The Parents' Review
A Monthly Magazine of Home-Training and Culture
"Education is an atmosphere, a discipline, a life."
The Educational Ideal of the Seventeenth Century.
by Frederick J. Snell
The most celebrated educationalist of the seventeenth century was unquestionably John Amos Comenius, and it is with his name that the proposals hereafter to be criticised are chiefly identified. There seem, however, to have been other avatars of the divinity which presides over education, and it is certain, unless appearances are deceptive, that Comenius' ideas were not in any exclusive sense his own. They belonged to the age, and were, so to speak, "in the air." The Pole may indeed have been first in point of time, but that is a trivial matter considering that his English compeers, the one by implication, the other in set terms, disown any indebtedness to him. In stating that his inclination does not lead him to search what modern Januas and Didactics have projected, Milton certainly sets up a claim to originality, and, to banish all doubts on the subject, proceeds to describe his observations as the "burnishing of many contemplative years." Lord Herbert, of Cherbury--for he is the other reformer I am thinking of--alludes to Comenius, but in rather a distant tone, and it is not likely that he would have gone out of his way to incorporate in his memoirs a scheme of education which he did not believe, in all essentials, peculiar and personal. Else there is nothing strange, for the phenomenon of educational theory may often be accounted for thus:--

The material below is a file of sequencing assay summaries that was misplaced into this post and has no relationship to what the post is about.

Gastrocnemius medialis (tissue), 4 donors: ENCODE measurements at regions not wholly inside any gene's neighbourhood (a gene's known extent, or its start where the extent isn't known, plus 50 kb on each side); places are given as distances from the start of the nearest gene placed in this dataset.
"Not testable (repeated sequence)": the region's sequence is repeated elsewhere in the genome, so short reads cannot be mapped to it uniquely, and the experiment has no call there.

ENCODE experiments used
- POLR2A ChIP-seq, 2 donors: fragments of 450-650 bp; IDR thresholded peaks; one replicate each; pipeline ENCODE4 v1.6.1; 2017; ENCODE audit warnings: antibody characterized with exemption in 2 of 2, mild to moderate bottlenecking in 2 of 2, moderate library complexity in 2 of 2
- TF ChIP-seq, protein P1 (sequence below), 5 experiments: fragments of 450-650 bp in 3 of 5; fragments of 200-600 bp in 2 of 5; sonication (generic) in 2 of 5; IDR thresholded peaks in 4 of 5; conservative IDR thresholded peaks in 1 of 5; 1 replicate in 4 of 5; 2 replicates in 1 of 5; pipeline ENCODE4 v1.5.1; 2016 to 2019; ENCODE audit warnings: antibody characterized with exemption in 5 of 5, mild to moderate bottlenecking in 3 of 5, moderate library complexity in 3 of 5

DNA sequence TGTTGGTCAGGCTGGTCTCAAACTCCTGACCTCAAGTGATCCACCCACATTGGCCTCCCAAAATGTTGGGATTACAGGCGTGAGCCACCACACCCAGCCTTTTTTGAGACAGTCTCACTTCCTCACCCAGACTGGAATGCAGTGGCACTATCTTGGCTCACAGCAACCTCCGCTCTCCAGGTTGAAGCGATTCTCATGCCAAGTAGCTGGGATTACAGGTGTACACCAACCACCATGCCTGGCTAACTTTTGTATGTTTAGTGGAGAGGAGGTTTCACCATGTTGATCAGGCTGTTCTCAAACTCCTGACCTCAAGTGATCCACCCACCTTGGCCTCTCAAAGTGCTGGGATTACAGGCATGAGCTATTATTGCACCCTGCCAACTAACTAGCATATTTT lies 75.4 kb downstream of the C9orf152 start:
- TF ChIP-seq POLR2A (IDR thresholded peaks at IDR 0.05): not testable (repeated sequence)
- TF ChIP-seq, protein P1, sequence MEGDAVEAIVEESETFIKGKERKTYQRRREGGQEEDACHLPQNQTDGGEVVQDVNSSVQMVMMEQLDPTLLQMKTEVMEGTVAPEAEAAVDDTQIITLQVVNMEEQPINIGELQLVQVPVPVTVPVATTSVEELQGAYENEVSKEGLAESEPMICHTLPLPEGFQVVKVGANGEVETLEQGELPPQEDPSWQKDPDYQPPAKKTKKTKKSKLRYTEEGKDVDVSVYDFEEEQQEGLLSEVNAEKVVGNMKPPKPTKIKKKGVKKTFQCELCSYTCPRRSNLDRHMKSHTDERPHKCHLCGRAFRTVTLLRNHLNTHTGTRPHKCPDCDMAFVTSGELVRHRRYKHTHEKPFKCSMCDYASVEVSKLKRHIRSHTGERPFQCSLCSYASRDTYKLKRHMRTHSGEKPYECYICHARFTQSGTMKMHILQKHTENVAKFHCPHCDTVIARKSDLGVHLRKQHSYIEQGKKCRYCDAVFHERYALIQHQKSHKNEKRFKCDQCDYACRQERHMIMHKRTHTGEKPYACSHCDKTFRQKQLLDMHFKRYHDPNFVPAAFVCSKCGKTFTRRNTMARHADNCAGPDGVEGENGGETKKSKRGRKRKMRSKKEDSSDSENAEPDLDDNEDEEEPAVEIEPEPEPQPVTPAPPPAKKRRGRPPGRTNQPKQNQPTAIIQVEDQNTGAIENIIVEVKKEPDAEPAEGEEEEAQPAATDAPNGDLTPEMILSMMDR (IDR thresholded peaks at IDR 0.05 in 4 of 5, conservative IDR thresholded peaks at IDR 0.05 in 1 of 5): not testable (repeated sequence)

One of the most general characteristics of men of genius is a certain wilfulness. The tendency betrays itself at an early age, and the embryonic great man insists, among other things, on taking his education into his own hands--not disdaining perhaps the assistance of others, but acting on the whole in conformity with his own opinion of what is best. In attempting to mould himself he of course succeeds, but it is inevitable that he should have made mistakes. These, on a retrospect, etch themselves on his mature judgment as with a corrosive acid, and the temptation to indite an essay on education--"um der Jugend die Umwege zu ersparen, auf deren er sich selbst verirrte" (Goethe)--is strong and almost irresistible. Or the man of genius is tormented by no "compunctious visitings"--he has an unshaken trust in his own ideals, and the publication is due to nothing more than a magnanimous desire to benefit the race. This was obviously the case with Milton. Lord Herbert, though perhaps no less persuaded of his own infallibility, restricts his beneficent design nominally to his posterity.
The similarity of the methods they suggest is to be explained partly by the fact of the evils and defects from which they revolt being the same, and partly by the free and unprejudiced mind with which they go back to first principles. And here we touch on what is in truth the prime significance of all such compositions--that they compel us to distinguish the proper aims of education, from which it is only a step to inquire into the efficacy of contemporary modes for attaining them. A system which has been long in vogue, though in itself a meaningless symbol, the relic of a bygone age, or only a partial application of the original scheme, receives as it were the consecration of usage, and peole are prepared to find in it all manner of virtues, which exist more in their imagination than in the object of their regard. Milton is proof against this species of idolatry, and accordingly he begins his essay with a flourish of trumpets and a lively fusillade on traditional forms. Lord Herbert, with a quiet cynicism, assumes the incompetence of mankind.